Feeding Specialization of Honey Badgers in the Sahara Desert: A Trial of Life in a Hard Environment
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AuthorGil Sánchez, José María
Arid environmentsExploitative competenceFeeding ecologyMellivora capensisUromastyx genus
Gil-Sánchez, J. M., Herrera-Sánchez, F. J., Rodríguez-Siles, J., Sáez, J. M., Díaz-Portero, M. Á., Arredondo, Á., ... & McCain, E. (2020). Feeding Specialization of Honey Badgers in the Sahara Desert: A Trial of Life in a Hard Environment. Diversity, 12(2), 59.
SponsorshipThis research was partially funded by Fundación Barcelona Zoo grant number PRIC 2017.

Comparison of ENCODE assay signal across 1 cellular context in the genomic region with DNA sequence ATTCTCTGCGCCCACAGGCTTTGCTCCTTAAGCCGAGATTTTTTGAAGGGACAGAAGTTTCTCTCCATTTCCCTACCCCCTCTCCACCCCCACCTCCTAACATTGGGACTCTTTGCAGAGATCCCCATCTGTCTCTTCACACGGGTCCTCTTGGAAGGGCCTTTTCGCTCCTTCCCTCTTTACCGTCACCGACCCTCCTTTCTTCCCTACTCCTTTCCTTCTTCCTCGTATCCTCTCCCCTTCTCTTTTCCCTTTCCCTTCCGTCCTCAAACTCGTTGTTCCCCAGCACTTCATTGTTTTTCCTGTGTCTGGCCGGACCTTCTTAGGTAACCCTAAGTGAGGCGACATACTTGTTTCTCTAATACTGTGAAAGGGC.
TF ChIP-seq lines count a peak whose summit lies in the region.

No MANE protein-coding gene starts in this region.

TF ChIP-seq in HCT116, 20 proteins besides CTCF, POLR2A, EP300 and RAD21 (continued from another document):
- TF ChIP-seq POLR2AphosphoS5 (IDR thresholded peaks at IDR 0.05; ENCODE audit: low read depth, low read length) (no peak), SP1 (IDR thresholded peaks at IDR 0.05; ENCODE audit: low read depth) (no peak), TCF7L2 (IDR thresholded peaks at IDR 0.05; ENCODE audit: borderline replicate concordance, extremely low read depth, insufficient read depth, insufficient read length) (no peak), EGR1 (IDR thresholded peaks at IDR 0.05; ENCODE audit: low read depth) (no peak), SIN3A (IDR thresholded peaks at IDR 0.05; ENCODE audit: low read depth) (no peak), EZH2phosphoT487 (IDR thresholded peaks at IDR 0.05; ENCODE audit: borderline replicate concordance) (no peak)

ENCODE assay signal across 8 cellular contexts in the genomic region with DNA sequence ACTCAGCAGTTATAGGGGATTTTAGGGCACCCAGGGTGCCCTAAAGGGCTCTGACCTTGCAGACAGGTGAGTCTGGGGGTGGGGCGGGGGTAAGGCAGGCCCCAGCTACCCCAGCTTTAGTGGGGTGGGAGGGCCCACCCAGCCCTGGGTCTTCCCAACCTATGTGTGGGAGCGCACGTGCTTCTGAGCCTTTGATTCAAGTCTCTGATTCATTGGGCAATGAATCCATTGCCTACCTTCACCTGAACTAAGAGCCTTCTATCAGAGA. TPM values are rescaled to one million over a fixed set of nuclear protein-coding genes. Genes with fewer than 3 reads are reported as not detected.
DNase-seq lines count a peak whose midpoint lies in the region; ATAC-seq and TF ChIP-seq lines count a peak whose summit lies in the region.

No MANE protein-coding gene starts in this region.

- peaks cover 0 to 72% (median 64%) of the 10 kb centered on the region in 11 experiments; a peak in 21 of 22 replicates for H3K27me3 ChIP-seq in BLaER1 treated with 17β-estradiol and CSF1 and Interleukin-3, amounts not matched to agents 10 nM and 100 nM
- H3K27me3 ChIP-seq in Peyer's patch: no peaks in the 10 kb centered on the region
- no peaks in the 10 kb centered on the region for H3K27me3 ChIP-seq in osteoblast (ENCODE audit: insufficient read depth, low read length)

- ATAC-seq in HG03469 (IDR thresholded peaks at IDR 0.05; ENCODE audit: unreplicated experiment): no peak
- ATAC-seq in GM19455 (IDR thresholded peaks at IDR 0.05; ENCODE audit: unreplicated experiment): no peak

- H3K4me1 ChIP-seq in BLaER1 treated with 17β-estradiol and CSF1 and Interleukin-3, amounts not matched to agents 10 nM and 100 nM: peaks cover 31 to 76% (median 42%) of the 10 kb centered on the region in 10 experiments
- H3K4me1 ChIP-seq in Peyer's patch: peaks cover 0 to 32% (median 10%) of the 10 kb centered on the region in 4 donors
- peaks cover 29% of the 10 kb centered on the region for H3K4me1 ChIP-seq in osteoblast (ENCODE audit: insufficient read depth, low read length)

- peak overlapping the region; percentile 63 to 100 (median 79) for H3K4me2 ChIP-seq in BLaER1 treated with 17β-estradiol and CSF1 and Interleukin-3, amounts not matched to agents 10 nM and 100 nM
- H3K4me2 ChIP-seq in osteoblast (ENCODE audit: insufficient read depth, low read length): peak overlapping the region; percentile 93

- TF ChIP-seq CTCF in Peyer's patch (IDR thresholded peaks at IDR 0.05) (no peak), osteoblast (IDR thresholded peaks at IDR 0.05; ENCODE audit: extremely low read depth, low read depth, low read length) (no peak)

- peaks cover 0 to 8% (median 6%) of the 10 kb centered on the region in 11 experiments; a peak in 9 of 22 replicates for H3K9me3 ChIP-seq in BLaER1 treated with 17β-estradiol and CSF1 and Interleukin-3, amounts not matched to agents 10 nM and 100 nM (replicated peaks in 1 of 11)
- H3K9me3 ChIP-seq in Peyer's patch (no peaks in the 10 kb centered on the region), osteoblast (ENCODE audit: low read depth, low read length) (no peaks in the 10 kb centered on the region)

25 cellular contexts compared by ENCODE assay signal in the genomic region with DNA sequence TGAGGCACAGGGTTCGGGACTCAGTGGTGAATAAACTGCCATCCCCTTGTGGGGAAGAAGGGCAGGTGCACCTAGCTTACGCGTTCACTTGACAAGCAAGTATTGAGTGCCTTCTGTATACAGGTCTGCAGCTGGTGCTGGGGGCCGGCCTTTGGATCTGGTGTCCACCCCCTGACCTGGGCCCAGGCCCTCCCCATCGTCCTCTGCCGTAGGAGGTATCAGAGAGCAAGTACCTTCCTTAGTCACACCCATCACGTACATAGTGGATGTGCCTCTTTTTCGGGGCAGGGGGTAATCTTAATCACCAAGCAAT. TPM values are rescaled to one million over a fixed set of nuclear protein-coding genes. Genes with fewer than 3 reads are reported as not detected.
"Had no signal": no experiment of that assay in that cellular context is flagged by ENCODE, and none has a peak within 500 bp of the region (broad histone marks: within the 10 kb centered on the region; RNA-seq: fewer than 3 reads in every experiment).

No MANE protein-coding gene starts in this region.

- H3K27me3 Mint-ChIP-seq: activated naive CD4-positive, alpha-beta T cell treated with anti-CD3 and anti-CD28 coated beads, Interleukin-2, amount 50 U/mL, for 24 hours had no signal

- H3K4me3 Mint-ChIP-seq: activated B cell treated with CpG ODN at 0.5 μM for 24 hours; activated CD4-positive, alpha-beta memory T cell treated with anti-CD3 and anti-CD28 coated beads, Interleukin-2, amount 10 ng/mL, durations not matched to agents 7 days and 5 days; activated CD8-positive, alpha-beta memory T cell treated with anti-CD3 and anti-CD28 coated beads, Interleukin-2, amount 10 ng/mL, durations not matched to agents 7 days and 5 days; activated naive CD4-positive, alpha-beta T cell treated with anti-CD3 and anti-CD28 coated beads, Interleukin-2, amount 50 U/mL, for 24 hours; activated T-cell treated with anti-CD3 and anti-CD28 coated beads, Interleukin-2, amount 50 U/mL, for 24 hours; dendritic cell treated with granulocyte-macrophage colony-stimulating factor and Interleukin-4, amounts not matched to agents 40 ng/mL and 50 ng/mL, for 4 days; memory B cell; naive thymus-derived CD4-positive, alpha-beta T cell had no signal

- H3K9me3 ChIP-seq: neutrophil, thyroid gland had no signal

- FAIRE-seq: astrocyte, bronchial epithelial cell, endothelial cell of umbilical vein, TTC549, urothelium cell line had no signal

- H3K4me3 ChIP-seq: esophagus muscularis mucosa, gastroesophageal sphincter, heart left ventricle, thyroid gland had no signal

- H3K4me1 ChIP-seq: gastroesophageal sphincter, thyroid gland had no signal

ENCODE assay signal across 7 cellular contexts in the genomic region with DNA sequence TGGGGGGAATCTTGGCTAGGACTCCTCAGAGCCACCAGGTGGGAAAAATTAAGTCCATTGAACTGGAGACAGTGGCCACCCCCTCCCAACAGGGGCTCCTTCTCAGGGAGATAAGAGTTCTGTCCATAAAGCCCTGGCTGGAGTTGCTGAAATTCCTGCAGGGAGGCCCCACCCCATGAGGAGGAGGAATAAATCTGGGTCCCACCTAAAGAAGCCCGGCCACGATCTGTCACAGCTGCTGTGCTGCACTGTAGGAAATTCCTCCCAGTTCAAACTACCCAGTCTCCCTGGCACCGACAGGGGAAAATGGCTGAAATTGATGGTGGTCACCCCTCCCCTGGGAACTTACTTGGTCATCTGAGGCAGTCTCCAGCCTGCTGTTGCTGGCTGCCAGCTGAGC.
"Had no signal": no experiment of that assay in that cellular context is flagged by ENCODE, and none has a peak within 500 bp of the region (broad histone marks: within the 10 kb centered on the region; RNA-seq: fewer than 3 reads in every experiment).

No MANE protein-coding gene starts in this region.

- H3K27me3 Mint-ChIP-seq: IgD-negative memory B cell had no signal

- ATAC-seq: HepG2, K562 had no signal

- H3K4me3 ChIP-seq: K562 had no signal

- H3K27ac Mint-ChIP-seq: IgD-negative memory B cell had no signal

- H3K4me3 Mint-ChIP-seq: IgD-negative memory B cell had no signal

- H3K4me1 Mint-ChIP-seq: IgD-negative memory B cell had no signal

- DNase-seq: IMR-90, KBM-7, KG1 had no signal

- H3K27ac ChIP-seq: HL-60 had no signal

The honey badger (Mellivora capensis) is a medium-sized carnivore distributed throughout Africa to the Arabian Peninsula, Iran, Turkmenistan, and India. However, available information on its ecology is very scarce. We studied its feeding ecology in the remote north-western Sahara Desert, based on the contents of 125 fecal samples collected during large scale surveys. Samples were confirmed to belong to honey badgers by camera trapping and genetic analyses. Barely 18 prey species were detected. The diet primarily consisted of spiny-tailed lizards Uromastyx nigriventris and U. dispar (72% of volume in scats). Secondary prey items were arthropods (14%), small mammals (8%), other reptiles (4%), and eggs (0.8%). Some small geographic and temporal differences were related to the consumption of beetle larvae and rodents as alternative prey. Camera trapping and distance sampling surveys showed that diel activities did not overlap between honey badgers and spiny-tailed lizards, suggesting that badgers primarily dig lizards out of their burrows when inactive. Consumption of spiny lizards by other sympatric meso-carnivores was < 6.1% of occurrence (223 analyzed scats); the honey badger behaved as a trophic specialist in the Sahara, probably thanks to exclusive anatomical adaptations for digging. We discuss the role of this circumstance minimizing the exploitative competition, which could allow the survival of this large mustelid in this low productive and highly competitive environment.